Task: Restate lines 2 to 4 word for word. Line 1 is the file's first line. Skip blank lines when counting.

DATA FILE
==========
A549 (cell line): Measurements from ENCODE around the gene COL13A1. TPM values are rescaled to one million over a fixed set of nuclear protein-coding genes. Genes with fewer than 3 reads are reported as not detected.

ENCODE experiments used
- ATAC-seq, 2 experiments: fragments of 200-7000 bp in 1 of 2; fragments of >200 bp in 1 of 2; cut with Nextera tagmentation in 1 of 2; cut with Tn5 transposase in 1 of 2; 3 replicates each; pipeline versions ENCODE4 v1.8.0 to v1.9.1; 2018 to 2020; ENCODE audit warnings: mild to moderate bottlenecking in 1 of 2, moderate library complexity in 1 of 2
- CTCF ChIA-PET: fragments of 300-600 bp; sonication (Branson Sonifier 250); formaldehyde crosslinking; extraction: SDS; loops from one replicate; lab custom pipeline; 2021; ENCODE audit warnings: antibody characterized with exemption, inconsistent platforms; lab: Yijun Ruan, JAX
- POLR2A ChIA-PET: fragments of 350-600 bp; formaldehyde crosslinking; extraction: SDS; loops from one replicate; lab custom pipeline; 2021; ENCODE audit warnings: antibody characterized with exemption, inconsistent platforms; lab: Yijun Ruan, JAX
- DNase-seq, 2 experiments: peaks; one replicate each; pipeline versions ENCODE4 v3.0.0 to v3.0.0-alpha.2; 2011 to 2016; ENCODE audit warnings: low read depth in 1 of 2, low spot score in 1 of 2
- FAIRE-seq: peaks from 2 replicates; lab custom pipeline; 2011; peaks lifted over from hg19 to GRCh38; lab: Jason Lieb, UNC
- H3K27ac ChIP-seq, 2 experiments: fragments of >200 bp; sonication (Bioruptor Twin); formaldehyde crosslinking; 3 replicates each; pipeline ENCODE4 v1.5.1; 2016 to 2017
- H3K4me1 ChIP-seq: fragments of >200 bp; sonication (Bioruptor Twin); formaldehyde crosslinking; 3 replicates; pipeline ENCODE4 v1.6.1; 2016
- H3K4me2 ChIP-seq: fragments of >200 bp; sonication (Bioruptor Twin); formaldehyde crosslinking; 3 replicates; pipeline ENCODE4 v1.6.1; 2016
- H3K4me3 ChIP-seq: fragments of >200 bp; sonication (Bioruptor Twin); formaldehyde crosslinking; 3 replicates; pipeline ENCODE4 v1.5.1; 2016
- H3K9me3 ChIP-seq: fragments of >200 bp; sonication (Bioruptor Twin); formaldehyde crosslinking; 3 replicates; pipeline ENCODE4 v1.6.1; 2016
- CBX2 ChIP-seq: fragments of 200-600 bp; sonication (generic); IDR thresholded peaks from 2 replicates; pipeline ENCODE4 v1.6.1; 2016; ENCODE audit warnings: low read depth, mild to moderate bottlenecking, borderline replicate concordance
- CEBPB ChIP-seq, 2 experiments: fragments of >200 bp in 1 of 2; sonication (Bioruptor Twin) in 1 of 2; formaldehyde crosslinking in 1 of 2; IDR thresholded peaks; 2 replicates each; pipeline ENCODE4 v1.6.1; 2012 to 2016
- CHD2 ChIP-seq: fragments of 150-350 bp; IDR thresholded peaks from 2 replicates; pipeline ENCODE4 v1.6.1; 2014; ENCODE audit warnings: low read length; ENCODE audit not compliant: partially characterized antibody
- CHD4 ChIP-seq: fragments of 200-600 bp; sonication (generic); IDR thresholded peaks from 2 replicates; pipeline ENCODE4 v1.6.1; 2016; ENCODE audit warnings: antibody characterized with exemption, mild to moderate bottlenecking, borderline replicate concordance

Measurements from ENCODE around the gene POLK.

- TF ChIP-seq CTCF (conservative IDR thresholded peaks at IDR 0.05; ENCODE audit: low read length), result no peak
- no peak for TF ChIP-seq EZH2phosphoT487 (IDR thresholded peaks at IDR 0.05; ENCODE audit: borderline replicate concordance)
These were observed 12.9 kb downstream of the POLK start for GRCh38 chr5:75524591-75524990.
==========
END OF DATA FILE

ENCODE experiments used
- ATAC-seq, 2 experiments: fragments of 200-7000 bp in 1 of 2; fragments of >200 bp in 1 of 2; cut with Nextera tagmentation in 1 of 2; cut with Tn5 transposase in 1 of 2; 3 replicates each; pipeline versions ENCODE4 v1.8.0 to v1.9.1; 2018 to 2020; ENCODE audit warnings: mild to moderate bottlenecking in 1 of 2, moderate library complexity in 1 of 2
- CTCF ChIA-PET: fragments of 300-600 bp; sonication (Branson Sonifier 250); formaldehyde crosslinking; extraction: SDS; loops from one replicate; lab custom pipeline; 2021; ENCODE audit warnings: antibody characterized with exemption, inconsistent platforms; lab: Yijun Ruan, JAX